We all know it’s the end of tax time, which leaves people scrambling for their personal and business expenses.
The truth is, trying to find all your records for the past year in one day is much like cramming the night before an exam like you did in high school.
For both ways, leaving it until the last minute seemed like a good idea until the last minute came (and it possibly ended very unhappily).
It may be hard to gather all your business records for 2016 now, but that’s why you should start for 2017.
It sounds tedious and who wants to be thinking about tax all year round? But, that’s why we have collated all the best tips to ensure your business records are kept to avoid havoc next year.
Why should you stay on top of your business records?
It may sound like a pretty obvious question, but many people or individuals new to business don’t know what to keep and why.
As explained by the Australian Taxation Office, you will receive a whole bunch of documents during the financial year that are important to doing your tax. These can range from your payment summaries to receipts, invoices and contracts.
If you make claims in your tax return, these need to be substantiated with documents (if the total claim for work-related expenses is more than $300).
All your claims need to be substantiated.
What records do you need to keep for tax?
The ATO provide plenty of information about the records you need to keep, and they include:
- payment summaries from payers, including your employer and the Department of Human Services
- statements from your bank and other financial institution showing the interest you’ve earned
- dividend statements from companies
- summaries from managed investment funds
- receipts or invoices for equipment or asset purchases and sales
- receipts or invoices for expense claims and repairs
- tenant and rental records
It’s also important to note that once the financial year has ended, that doesn’t mean you throw all your receipts away.
Please don’t do that.
It’s recommended for you to keep these records for the next five years, just in case something doesn’t go to plan.
How do I actually keep all of these documents?
We get it: the thought of keeping track of all your business records for one year – let alone the next five – sounds daunting. In fact, it just sounds like a huge inconvenience.
There are plenty of ways to go about record keeping.
Plenty of people opt for the more traditional option of stuffing them into a shoebox. Sure, if that works for you then we’re not going to stop you.
But, the advent of technology has also made record keeping a whole lot easier than thoughtlessly shoe-boxing your receipts.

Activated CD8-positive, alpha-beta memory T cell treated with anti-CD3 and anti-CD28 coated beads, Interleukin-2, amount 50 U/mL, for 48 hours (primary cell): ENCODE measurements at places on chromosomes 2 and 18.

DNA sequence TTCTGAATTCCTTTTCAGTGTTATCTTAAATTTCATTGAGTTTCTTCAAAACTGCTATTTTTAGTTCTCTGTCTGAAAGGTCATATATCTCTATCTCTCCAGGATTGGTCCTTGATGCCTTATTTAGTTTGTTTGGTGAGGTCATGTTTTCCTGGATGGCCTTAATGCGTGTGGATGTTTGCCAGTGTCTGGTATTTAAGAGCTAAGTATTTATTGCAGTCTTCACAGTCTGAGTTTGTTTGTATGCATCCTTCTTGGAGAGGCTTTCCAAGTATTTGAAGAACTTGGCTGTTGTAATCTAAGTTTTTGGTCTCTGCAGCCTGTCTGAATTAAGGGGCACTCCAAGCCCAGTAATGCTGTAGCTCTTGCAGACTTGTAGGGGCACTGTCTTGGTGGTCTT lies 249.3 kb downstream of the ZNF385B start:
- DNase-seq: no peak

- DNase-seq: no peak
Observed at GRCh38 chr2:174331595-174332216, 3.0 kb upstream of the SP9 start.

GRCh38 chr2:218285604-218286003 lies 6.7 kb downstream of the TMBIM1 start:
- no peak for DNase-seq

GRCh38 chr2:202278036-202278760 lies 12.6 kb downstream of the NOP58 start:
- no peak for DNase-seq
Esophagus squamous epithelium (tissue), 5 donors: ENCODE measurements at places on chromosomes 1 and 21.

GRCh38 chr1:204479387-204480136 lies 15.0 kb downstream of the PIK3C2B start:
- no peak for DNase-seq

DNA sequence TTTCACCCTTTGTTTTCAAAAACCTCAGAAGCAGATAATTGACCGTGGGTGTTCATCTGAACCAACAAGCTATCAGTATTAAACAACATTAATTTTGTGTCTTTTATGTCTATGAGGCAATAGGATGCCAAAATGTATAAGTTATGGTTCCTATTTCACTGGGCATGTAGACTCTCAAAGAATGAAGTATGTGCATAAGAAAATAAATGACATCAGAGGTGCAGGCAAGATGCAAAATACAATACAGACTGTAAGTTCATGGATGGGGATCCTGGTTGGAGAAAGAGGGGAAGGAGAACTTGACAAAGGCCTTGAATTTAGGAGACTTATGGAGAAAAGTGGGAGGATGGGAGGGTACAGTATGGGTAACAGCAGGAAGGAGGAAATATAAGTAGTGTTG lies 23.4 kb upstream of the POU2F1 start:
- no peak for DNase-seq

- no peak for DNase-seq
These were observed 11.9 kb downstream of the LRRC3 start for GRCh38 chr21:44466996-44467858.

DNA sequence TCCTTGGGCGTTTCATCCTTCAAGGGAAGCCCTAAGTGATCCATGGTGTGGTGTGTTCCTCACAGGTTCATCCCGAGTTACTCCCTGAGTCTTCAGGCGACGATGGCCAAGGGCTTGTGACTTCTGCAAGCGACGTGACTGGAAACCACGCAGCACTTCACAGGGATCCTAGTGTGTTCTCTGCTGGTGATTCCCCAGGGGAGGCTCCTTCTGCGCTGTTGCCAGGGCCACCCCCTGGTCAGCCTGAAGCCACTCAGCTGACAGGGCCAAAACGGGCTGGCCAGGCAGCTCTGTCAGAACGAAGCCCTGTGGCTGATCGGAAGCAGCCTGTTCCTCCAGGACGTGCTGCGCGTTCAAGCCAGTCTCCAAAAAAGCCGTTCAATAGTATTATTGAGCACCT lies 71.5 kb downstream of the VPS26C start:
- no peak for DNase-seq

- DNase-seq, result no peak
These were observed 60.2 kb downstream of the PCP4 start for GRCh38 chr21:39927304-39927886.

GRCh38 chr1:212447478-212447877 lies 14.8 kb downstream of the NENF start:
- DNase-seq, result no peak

There’s plenty of apps and accounting programs available for you, and there’s a couple we recommend.
The Australian Security and Investments and Commission (ASIC) has an app called TrackMySPEND, which is aimed towards noting your daily expenses.
If you’re looking at more personal budgeting or minor business expenses, then this one is for you.
It essentially allows you to track your expenses, allocate what they were for (transport, health, etc.) and ultimately keep a history of your spending.
As you can see, you can easily add your expenses, categories, and then more specific details, like whether it’s a need or want, or how regular the expense is.
On the other hand, Expensify is a more comprehensive app, particularly for businesses, in record keeping.
Its first benefit is the ability to photograph and then electronically store your receipts.
The app then scans the receipts and automatically records the merchant, cost and from there you can make a comment on it, and allocate it a category. The comments can be used for you to note what receipts were used for business and why.
Many people start making a habit of keeping a receipt, but then don’t note whether it was for business or personal purpose. If you do prefer to keep the receipts hardcopy, then make it a routine of writing what the purchase was in relation to (so you don’t whether you had lunch at Bobby’s for a client or just leisure).
The other feature of Expensify is when you add a receipt it also compels you to add it to a “Report” and those reports can relate to anything. You may want to create reports based on months, activities, or clients. Whatever works for you!
Expensify isn’t the only app out there so if you do choose an alternative, ensure it includes the same record keeping techniques.
What about banking?
Of course, record keeping isn’t just about keeping receipts. There are plenty of other documents you need to track.
We recommend to use online banking and download electronic banks statements as PDFs, and import then straight into your accounting system or link it to your app.
Also, save time through online banking by getting a copy of your bank interest, rather than spending hours trawling through your monthly bank statements.
The ATO recommends you keep the following banking documents for tax:
- deposit slips, books or records
- cheque butts or payment records
- bank statements
- credit card statements
- loan or lease agreements.
Through following these small tips, you can keep on top of your business records so next tax year, you’re not left searching all your jacket pockets for receipts.